The report says:
The rise of new services such as Spotify and legal crackdowns on online pirates failed to stem tumbling music sales last year, according to industry figures that show a dramatic slowdown in digital growth.
Record labels struggling to make up for the sharp fall in CD sales by increasing downloads and other new revenue streams have blamed rampant piracy for a slowdown in the growth of digital revenues to 12% last year, taking total worldwide sales to $4.2bn (£2.6bn).
That was less than half the 25% growth rate in 2008 and left overall music sales down for the 10th year running…
…The IFPI estimates that 95% of music downloads worldwide are illegal
Compared to music buyers, music sharers (pirates) are…
* 31% more likely to buy single tracks online.
* 33% more likely to buy music albums online.
* 100% more likely to pay for music subscription services.
* 60% more likely to pay for music on mobile phone.
Now, I like a good case study, and I’ve unwittingly found myself as part of one. After listening to both The Cribs’ and Kasabian’s new records since they came out on Spotify, i’ve gone and bought both. How 20th century.
Views Flow make the point that:
If anything, the music industry should have more respect for file-sharers, as they are their most valuable consumers. They are ahead of the curve and actually leading the way for the future of digital music, buying more digital music than anyone else. It’s the music industry that has to change, not the other way around.
And I wholeheartedly agree. If it wasn’t for file-sharers we’d not be looking to develop better business models, better distribution platforms and innovative ways to make sure the artist gets the right amount of money for their work.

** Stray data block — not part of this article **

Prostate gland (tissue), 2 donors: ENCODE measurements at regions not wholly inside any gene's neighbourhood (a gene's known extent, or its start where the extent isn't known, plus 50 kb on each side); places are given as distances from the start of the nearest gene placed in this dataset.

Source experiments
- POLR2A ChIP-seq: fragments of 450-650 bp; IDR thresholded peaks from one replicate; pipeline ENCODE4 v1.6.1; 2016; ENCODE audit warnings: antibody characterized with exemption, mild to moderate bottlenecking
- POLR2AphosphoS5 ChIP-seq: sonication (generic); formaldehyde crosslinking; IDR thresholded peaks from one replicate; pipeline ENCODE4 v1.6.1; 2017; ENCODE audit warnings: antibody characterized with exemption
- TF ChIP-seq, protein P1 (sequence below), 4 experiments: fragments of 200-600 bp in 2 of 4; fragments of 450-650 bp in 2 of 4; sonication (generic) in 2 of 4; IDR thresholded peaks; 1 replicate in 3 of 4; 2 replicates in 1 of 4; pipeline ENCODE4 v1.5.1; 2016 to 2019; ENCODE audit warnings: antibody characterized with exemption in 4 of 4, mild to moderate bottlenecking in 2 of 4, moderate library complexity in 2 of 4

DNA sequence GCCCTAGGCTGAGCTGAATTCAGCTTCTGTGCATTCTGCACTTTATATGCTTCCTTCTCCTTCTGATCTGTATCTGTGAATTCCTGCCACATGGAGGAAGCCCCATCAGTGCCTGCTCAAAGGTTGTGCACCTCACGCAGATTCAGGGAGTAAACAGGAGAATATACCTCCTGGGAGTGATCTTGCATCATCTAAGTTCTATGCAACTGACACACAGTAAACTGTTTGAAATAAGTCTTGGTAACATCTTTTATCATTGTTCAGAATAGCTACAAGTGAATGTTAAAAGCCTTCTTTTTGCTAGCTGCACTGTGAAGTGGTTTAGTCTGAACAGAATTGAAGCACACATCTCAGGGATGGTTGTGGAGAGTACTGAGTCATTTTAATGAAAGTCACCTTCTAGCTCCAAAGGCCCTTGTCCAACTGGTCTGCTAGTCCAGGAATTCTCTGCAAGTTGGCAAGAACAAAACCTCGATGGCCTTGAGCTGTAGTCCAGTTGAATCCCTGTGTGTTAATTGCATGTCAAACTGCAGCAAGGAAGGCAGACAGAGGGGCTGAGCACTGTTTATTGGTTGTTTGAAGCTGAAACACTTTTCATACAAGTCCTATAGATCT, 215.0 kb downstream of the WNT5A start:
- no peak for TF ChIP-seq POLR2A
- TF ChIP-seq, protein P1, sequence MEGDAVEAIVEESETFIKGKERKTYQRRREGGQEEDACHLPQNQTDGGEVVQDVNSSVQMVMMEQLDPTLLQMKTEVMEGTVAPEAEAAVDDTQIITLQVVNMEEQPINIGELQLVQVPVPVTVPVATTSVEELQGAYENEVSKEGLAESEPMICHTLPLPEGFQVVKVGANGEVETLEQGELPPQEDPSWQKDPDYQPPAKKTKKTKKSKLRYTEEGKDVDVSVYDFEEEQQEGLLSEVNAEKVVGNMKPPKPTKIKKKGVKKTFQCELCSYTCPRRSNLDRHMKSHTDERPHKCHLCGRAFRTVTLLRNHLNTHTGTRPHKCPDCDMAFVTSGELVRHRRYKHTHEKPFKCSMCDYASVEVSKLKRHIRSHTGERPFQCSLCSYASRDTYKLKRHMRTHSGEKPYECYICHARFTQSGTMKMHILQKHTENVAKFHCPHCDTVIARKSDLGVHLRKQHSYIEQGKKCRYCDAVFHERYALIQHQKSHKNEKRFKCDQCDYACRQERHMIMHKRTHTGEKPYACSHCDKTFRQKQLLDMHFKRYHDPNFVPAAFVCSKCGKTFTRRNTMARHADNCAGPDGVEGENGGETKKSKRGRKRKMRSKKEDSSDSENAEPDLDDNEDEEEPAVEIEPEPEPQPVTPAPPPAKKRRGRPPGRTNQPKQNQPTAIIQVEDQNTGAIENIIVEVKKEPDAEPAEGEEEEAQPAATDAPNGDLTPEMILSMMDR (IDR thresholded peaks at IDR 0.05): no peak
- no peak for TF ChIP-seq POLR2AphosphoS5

The record companies blow their trumpets when this sort of data is released and rarely look at the quality of the music on offer for people to consume. It’s not great at the moment. Indeed BBC Newsbeat claimed earlier this week that British Indie Guitar Music is Dead, that’s quite a chunk of the industry that will be suffering to make any sort of money isn’t it…
Music goes in cycles – we’ve hit the dead end of the scene that the likes of The Libertines, Franz Ferdinand and Bloc Party helped to create, just like 1997 saw the death of Britpop. What the record companies are panicking about now is that all the good guitar music is hidden and they can’t find it so they’re blaming music piracy as a smokescreen for a shortage in marketable artists.
Public tastes have changed and that means that record companies have got to invest more money in finding artists who will be sellable, opposed to flinging out the same old dross – that risk is not one they’re likely to take without a definite promise of dollar.